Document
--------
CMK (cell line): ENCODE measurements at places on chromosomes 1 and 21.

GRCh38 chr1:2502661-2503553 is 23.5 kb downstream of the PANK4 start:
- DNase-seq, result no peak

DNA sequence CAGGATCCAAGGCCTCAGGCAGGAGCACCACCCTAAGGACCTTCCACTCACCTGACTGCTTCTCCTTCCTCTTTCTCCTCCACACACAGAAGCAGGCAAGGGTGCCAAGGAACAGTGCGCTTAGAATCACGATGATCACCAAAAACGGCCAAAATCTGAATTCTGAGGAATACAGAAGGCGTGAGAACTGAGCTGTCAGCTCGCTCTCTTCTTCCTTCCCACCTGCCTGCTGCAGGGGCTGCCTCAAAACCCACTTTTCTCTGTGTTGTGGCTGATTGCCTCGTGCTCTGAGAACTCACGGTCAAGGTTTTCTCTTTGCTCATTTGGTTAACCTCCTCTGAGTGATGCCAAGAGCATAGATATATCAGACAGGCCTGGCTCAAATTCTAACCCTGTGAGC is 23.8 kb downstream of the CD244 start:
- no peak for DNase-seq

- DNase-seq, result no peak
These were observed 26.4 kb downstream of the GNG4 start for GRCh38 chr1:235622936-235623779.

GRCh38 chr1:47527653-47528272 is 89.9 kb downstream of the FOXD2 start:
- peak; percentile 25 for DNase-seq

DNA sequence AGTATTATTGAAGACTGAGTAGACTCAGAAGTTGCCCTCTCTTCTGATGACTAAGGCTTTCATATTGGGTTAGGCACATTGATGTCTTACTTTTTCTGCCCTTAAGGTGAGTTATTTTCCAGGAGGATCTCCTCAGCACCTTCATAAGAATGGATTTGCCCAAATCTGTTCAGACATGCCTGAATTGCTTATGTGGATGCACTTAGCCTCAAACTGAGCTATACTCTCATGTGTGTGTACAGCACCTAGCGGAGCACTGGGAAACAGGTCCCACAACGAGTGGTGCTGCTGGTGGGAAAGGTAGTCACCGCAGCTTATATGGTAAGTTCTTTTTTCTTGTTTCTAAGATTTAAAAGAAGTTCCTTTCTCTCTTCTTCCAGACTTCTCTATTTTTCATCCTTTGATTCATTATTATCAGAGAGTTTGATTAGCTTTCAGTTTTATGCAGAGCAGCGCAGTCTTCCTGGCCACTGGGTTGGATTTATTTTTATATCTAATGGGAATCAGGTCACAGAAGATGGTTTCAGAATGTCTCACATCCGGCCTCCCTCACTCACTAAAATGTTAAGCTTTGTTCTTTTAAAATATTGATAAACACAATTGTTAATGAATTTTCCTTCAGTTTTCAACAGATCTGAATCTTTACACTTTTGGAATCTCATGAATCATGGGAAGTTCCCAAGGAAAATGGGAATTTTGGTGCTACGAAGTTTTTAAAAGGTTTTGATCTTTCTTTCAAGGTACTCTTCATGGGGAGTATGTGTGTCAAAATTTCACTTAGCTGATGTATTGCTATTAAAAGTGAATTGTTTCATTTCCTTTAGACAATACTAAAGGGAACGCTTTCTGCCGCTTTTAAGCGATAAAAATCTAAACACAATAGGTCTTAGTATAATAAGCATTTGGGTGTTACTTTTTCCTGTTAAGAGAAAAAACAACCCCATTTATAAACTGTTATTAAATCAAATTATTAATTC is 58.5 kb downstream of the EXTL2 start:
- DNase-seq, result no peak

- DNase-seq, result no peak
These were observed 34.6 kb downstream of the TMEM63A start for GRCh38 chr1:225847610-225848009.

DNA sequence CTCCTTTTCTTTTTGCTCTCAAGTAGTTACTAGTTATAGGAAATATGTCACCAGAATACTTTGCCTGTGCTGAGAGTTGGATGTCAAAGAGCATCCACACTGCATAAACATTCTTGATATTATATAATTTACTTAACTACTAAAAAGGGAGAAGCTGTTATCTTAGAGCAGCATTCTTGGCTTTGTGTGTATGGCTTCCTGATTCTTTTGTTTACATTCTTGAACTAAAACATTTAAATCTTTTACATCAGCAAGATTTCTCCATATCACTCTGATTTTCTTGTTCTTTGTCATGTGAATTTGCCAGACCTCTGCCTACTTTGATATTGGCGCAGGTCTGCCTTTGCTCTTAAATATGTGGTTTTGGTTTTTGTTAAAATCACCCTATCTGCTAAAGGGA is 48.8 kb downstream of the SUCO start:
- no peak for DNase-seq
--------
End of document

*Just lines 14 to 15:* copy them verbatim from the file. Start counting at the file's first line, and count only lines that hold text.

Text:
DNA sequence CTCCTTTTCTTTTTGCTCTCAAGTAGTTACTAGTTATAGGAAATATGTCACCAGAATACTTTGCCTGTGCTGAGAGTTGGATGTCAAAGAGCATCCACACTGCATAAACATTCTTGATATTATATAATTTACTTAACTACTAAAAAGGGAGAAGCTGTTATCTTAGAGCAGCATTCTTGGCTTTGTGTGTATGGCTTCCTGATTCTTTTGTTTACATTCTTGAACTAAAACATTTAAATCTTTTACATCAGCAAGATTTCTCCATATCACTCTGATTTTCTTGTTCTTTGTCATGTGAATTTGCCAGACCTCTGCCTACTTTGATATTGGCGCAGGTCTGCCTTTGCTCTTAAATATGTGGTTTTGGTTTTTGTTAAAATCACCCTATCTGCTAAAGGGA is 48.8 kb downstream of the SUCO start:
- no peak for DNase-seq